However, when the patient’s resistance is good and the diagnosis is made in the early stages (chest X-Rays) the recovery under the Catalytic Agent is a frequent occurrence.

Typical of the recovery in this chronic stage are the two following observations:

CASE: Teddy Singletary

An 11-year-old boy, afflicted with lymphatic type leukemia in the past six months, was admitted to our hospital, First Palma Ceia Hospital. The primary examination showed the extremely depressed patient unable to walk by himself. His face showed suffering and freight.

His shortness of breath was very obvious, to the extent that on occasions he was unable to answer any questions. His skin was sallow, and there were bloody, purple spots all over his body. Offensive odors came from his mouth, from which the examination revealed a profuse gingival hemorrhage. Occasionally a temperature of 102 degrees was present in the evenings.

The onset of this manifestation in the mouth and the one of temperature, were acutely in character with manifestations of chills, fever, malaise, severe pain radiated in low extremities, and finally severe anemia with increases leucocytes of the lymphocytic type.

The only therapeutical measure used in this patient had been repeated transfusions (57) in a short period of three months, and with no encouraging results.

Figure 16: A reproduction of the diagnosis made by O. Z. Culler, M.D., of Orangebury, South Carolina, as to the condition of Ted Singletary. Dr. Culler stated that the diagnosis is: “Chronic Leukemia proved by bone marrow biopsy with hemorrhagic diathesis.” Dr. Culler made the diagnosis before Ted Singletary and his family knew of the Koch Treatment.

Figure 17. A clipping from a local newspaper, which is self-explanatory.

Blood count examination at the time of admission was as follows:

Red cells: 2,150,000

Hemoglobin: 40%

Leucocytes: 15,000

The rest of the physical examination showed an enlargement of the spleen, liver structures, and lymphatic glands in the cervical region and groin. Chest examination showed increased tubular respiration in the right pulmonary base, and moist rales over the entire pulmonary field.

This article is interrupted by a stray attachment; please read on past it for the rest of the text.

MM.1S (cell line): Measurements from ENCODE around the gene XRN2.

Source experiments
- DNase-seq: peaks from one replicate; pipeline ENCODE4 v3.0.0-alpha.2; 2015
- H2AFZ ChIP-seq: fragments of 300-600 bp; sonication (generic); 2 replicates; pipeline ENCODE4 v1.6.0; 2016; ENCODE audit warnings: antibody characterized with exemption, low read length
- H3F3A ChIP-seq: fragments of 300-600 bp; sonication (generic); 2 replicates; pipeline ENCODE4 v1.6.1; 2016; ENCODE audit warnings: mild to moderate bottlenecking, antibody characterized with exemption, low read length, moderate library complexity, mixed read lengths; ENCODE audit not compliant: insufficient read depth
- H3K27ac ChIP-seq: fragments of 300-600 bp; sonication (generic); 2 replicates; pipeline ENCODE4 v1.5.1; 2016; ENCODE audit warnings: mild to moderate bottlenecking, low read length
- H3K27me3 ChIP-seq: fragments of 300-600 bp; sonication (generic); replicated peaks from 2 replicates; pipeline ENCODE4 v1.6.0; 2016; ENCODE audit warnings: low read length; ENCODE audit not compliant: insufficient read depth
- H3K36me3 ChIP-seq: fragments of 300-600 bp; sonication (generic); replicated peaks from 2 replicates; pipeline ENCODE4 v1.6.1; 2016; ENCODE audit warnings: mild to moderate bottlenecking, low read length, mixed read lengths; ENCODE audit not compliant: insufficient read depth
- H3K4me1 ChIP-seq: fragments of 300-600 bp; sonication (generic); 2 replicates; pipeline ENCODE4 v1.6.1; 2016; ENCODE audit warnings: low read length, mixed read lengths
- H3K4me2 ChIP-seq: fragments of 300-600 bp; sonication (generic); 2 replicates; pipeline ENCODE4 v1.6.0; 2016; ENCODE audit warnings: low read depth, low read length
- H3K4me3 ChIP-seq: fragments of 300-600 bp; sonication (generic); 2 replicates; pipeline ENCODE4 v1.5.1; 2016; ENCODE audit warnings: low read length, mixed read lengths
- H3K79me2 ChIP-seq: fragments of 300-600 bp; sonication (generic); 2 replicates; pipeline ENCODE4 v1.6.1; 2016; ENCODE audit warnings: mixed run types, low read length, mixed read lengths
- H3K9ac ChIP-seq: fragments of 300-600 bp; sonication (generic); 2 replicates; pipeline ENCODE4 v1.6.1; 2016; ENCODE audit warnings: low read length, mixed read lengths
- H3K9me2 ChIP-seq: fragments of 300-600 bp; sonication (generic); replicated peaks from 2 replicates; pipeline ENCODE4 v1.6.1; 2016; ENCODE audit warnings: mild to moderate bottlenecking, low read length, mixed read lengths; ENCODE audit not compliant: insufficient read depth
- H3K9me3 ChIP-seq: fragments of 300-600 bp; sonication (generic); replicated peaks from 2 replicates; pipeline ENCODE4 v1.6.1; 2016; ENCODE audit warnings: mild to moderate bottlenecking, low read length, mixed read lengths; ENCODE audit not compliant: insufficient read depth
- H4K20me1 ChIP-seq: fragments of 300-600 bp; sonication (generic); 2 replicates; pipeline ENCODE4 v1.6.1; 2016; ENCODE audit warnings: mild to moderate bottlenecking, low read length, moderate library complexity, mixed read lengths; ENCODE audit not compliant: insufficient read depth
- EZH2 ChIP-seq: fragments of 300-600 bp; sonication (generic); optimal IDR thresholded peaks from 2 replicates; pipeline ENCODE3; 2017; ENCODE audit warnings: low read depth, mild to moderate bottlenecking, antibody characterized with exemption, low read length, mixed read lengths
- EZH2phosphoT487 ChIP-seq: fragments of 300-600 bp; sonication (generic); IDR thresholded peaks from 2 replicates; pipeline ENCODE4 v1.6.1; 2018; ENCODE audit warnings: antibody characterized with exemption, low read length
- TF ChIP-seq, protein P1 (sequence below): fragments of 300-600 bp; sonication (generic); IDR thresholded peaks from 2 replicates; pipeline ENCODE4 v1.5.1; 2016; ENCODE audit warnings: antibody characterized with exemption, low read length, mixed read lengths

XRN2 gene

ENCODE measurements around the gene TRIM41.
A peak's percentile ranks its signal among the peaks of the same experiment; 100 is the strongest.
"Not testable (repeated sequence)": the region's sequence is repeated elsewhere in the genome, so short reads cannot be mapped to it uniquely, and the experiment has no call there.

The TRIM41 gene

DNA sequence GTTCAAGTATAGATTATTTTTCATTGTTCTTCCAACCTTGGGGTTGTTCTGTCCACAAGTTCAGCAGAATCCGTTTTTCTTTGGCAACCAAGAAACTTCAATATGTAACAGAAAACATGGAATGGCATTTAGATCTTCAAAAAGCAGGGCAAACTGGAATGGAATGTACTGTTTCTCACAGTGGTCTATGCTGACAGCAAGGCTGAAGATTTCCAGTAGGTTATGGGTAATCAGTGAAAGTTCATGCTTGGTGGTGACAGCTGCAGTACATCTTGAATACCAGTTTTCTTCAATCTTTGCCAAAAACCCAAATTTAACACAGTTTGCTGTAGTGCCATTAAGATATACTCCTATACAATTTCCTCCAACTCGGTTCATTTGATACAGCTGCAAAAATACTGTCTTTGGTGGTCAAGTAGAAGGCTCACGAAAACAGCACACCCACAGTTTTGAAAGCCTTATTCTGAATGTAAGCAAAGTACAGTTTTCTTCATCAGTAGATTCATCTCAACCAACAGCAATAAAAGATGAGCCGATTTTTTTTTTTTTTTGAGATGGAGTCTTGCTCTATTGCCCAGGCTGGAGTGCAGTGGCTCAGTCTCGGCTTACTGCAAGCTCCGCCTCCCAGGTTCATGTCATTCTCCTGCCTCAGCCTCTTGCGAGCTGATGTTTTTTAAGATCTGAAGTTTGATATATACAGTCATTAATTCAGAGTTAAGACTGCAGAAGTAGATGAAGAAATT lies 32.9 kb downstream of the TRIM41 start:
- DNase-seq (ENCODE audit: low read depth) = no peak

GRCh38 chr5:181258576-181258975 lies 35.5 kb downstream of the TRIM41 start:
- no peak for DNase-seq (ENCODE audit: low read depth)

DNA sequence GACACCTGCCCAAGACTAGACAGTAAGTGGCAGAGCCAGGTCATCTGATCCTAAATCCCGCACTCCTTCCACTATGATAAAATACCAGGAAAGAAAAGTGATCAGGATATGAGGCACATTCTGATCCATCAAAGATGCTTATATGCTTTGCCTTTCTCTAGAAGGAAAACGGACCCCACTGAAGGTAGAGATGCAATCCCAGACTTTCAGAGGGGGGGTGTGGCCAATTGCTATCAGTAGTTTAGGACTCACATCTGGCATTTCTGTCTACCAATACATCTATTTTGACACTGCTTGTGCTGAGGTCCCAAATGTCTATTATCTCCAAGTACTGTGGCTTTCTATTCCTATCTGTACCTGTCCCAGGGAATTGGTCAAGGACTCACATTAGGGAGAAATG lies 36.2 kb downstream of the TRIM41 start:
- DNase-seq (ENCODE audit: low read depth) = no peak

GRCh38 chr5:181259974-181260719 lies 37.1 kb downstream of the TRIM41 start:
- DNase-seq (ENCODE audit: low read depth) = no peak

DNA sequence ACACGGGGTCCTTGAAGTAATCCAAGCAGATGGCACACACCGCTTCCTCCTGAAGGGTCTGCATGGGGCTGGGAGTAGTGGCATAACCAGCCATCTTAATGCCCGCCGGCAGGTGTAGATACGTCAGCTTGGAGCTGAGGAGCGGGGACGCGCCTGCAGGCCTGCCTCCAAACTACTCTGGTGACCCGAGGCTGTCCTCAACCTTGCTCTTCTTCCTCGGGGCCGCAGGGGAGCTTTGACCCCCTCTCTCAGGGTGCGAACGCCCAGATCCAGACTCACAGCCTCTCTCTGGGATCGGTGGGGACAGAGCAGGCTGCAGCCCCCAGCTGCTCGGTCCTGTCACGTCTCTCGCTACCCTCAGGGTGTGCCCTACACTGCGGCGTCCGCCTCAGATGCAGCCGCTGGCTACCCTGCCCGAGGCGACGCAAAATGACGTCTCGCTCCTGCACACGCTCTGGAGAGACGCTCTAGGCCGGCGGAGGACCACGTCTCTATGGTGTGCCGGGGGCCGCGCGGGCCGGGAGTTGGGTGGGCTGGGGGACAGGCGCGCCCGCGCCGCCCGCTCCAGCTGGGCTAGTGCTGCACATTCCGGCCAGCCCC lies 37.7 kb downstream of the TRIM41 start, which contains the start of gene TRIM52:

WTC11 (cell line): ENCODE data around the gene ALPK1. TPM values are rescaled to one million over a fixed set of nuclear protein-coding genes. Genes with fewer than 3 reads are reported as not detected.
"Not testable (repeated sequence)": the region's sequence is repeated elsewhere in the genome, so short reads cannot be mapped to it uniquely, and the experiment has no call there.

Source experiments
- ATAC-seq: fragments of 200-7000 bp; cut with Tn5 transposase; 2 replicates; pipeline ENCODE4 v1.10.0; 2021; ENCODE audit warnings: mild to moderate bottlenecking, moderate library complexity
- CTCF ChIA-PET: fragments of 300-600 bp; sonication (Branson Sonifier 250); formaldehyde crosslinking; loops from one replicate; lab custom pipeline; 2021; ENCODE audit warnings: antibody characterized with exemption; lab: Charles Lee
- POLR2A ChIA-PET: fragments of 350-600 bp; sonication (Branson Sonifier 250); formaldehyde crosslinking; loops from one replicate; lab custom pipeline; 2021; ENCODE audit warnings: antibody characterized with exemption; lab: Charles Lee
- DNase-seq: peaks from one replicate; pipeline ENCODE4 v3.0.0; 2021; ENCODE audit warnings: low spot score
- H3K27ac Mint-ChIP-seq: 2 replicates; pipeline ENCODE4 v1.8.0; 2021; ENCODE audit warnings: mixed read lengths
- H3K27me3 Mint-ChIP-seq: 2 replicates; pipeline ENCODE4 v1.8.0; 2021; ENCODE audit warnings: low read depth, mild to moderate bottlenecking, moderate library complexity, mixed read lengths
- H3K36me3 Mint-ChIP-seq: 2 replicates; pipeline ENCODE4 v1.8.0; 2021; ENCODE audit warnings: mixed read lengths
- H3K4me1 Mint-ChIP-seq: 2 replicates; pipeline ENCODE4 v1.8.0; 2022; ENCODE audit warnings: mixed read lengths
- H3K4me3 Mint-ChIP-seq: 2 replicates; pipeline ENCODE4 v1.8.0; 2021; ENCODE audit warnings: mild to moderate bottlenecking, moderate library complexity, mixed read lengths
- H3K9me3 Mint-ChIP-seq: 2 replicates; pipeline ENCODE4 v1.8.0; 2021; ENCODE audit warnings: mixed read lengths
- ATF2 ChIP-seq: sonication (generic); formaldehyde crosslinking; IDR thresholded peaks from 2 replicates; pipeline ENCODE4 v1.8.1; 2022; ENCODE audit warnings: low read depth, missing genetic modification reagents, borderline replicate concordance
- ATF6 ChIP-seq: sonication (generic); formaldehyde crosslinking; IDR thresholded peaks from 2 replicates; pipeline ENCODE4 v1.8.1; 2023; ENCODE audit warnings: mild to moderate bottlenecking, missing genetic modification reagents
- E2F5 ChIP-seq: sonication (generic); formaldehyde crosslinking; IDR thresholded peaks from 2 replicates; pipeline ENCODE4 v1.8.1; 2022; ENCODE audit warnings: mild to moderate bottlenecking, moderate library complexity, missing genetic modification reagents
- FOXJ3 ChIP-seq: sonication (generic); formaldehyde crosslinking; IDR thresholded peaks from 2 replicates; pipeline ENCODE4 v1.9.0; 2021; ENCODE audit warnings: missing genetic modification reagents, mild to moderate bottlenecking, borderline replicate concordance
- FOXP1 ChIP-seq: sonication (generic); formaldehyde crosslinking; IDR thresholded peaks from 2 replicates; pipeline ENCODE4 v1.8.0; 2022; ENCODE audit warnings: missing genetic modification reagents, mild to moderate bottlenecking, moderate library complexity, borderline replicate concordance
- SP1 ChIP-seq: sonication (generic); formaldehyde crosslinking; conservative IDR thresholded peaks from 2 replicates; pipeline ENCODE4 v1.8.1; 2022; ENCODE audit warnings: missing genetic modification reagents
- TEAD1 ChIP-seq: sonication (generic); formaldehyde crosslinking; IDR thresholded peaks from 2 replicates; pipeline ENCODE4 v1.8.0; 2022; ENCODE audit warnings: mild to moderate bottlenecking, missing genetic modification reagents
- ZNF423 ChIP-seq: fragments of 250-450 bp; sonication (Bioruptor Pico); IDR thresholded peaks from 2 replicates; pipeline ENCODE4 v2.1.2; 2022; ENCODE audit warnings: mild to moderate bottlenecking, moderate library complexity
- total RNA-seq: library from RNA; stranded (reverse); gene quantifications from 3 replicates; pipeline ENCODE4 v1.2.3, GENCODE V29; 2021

Figure 18. Taken of Ted Singletary before receiving the Koch Treatment. The pulmonary field shows cloudiness in both apexes. There are enlarged lymph nodes in both pulmonary hilus, more prominent over the left. Costo-phrenic angles are clear; Mediastinum and heart structure in right position.

After a regular fasting period, 2 c.c.’s of Glyoxylide was given intramuscularly (February 27, 1949), and general care was taken of the oral infection. A week after his admission, he went back home. At the time of his discharge, his temperature was normal, the abdominal distention, particularly in the spleen region, was decreased to a great extent. The enlargement of the cervical glands was also reduced.

The most interesting experience in this recovery mechanism was the rapid absorption of bloody skin patches, which were undergoing a process of absorption and changes in color, from dark blue to light green, yellow, and finally disappeared entirely.

Nine weeks after he had received the one dose of the Catalytic Agent, Glyoxylide, he returned to Tampa for a checkup. At this time, he was able to walk on his own feet, and had gained 12 pounds in weight.

A blood count was as follows: May 5, 1919
Red cells: 3,350,000
Hemoglobin: 52%
Leucocytes: 8,000

A chest X-Ray at the time of his admission into the hospital may be seen in Figure 18.

On May 27, 1949 and exactly in his twelfth week reactional period he complained of epistaxis and some pains in the lower extremities, for which manifestation Vitamin K was administered.

A second checkup was made in our office with the following results:

A blood count was as follows: July 23, 1949
Red cells: 4,000,000
Hemoglobin: 72%
Leucocytes: 6,500

This patient gained 25 pounds from the time of his first admission. He felt good and contemplated returning to his school duties the coming September.

The interesting fact in this recovery mechanism was the fact that no blood transfusions were given and yet his hematological recovery was obtained gradually with increasing value in red cells and hemoglobin, obtainable from healthy regeneration of the bone marrow structures.